April to June produced several new moths for the garden (it was only my second full year of moth trapping so am still gathering lots of new "ticks").
1st April Double-striped Pug
15th April Brindled Beauty
15th April Seraphim
20th May Pale Tussock
27th May Freyer's Pug
3rd June Elephant Hawkmoth
3rd June Shoulder-striped Wainscot
3rd June Green Pug
13th June Ingrailed Clay
26th June Light Emerald
26th June Dusky Brocade
26th June Bee Moth
26th June Garden Grass Veneer
26th June Lozotaeniodes formosanus
26th June Brown China Mark
26th June Dipleurina lacustrata
Many thanks to Dean and Stewart and anyone else who helped me identify many new moth species for the garden this year.
Elephant Hawkmoth - my favourite moth of the year
I think the Elephant Hawkmoth, Swallow-tailed Moth and Light Emerald photos show how colourful some moths can be
I made more effort this year to start identifying micro moths especially those that have distinctive markings or are on the Garden Moth Scheme List.
This Lozotaeniodes formosanus was my favourite
Oops - please see photo further below!
Nesting in the Garden
Forgot to mention in the last post that a female blackbird was sitting on eggs in a nest in bamboo on 27th March and young were being fed by 7th April. By 18th April the nest was empty and we believe two young fledged. Sadly, one was predated by a magpie but the other was fed by the male blackbird for some weeks and was often seen on its own afterwards feeding. Mrs Blackbird started a new nest as soon as the first young had fledged.
On 28th March a male wren was first seen taking nest material into ivy which covers a wall on the patio. The female must have chosen this nest because from 12th May onwards she was seen taking food into the nest.
Blue tits started investigating the nest-box in the whitebeam tree (with camera) from the middle of Janaury. On 12th April nest material began to be taken into the box. The female started roosting in the nestbox from 19th April and feathers were added to the nest on 23rd. The first egg was laid on 25th April and a new egg was added each day up until the 30th April making a total of 6. On 1st May the female started incubating the eggs. On the 12th May the great spotted woodpecker began taking an interest in the nestbox and, although the entrance hole is protected by a metal plate, we added some wire to try and stop the woodpecker accessing the box. Four of the eggs hatched on 13th May but the remaining 2 eggs failed to do so. From the beginning the male blue tit did not seem to be bringing much food and by 20th May two of the young were much larger than the other two. Sadly on 25th May two of the youngsters died and the third the following day. Three days later the remaining chick also died. It was all very distressing - we were not sure if there was a real lack of food available or whether the adults (the male in particular) were just poor parents.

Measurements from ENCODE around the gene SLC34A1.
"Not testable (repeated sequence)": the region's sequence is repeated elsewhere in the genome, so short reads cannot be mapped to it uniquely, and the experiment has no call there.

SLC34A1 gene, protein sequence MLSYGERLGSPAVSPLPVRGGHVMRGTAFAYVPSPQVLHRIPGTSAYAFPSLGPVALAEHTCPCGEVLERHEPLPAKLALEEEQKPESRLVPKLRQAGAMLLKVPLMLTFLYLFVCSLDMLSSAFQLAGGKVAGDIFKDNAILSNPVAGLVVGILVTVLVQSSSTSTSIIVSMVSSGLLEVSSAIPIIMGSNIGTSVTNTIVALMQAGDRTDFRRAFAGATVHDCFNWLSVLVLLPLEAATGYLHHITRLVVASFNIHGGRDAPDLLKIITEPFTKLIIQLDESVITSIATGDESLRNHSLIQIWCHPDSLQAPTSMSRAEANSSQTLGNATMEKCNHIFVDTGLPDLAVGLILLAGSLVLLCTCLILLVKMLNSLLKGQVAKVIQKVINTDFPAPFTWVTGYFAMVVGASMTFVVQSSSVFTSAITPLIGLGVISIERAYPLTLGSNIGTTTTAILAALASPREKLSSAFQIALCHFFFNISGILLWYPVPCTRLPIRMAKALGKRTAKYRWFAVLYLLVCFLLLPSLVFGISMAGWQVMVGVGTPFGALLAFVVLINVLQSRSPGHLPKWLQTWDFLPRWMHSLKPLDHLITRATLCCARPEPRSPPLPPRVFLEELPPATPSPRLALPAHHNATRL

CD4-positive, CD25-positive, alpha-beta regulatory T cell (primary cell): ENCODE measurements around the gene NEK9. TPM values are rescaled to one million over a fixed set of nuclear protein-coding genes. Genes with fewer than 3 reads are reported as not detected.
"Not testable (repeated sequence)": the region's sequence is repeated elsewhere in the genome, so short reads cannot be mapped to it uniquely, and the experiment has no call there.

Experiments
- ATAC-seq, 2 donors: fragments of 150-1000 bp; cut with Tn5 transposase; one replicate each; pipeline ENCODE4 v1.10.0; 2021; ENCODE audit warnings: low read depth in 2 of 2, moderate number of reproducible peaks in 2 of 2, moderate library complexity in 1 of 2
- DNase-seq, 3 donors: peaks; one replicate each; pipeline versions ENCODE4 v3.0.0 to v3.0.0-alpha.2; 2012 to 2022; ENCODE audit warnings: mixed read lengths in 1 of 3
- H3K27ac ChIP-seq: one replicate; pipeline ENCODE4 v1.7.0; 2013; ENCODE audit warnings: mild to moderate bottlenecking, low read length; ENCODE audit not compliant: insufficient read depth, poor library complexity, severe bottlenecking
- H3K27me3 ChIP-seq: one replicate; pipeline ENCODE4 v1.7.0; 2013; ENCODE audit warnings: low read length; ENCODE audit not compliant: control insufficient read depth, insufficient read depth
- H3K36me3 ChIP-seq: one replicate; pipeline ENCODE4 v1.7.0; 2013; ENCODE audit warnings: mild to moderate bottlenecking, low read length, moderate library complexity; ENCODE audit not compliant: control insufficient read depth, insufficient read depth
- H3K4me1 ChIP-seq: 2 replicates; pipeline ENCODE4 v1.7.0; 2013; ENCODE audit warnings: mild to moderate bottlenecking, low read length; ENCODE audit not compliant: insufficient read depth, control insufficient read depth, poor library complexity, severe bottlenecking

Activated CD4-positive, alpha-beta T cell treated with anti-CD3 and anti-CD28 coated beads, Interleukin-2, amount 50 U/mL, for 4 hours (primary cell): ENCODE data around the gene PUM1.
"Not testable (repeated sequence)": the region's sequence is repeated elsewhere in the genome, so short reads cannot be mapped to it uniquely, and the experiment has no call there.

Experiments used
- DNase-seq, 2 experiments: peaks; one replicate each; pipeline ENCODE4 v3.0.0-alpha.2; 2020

A few more first dates
2nd April - House sparrows taking nest material under eaves in the roof - the first fledglings seen on 4th May.
28th May - Robin fledglings being fed
31st May - First fledgling starlings and great tits
On 14th April a stock dove was seen feeding in the garden - a new garden tick and on 16th May I visited Shustoke Reservoir and saw a 1st summer Black-throated Diver (although it was a very very long way away! and many thanks to the kind gentleman who let me view the bird through his telescope) - not only a year tick but a Warwickshire tick and a lifer!
6h April produced the first garden Peacock of the year and 8th April brought the first Orange Tip to the garaden followed by the first garden Speckled Wood on the 10th. A Red Admiral was seen on 28th May. On 26th June I saw the first Large and Small White flutters in the garden. Overall, 2011 was a poor year for garden butterflies with several species normally seen, such as Painted Lady, Comma and Meadow Brown not seen at all. Small and Large Skippers and Wall Brown haven't visited for years. A visit to Brandon Marsh NR on 2nd June gave me my first Common Blue sightings of the year.
(Apologies my photos seem to have gone out of order!!! This is the micro Lozotaeniodes formosanus)
and Pale Tussock
and now back to butterflies!
Photos taken at Castle Bromwich Hall Gardens on 12th April
Female Orange Tip
A superb year for Common/Smooth newts in the garden pond - we saw up to 15.
A record shot of one in the murky pond water
I had lots of sightings of Tawny Mining Bees at the beginning of April and counted more than 30 nest mounds in just one area of the lawn on the 7th
and here's my favourite buff-tailed bumble bee photo
One of the highlights of my year is the opening for a few weekends in June of the Monkspath (Notcutts) Wildflower Meadow.
Heath Spotted Orchid
Devil's Bit Scabious
Another highlight for me of the Spring is the fruit blossom - here seen in April at Castle Bromwich Hall Gardens
and other picture of the beautiful Snakeshead Fritillary
April 2011 was the warmest April on record. Although the first UK records began around 1900, the Central England Temperature Record goes back to 1659, and so this April was the warmest for over 350 years.
I had several target species for our Isle of Wight Holiday in June sadly, the weather was poor (very unusual for the IofW) and I failed to see barn owl, badger, Glanville Fritillary or an Adder. However, I did spot a red squirrel at Quarr Abbey - I won't repost the dreadful pic I took but here's a photo of a wooden red squirrel sculpture in Parkhurst Forest where I did spot White Admirals (my first sighting of this species for years)
and there were also Meadow Browns
Apologies for the long post! - Will try and keep the last two highlight posts to a more manageable length!
THROUGH MY LENS - Malawi
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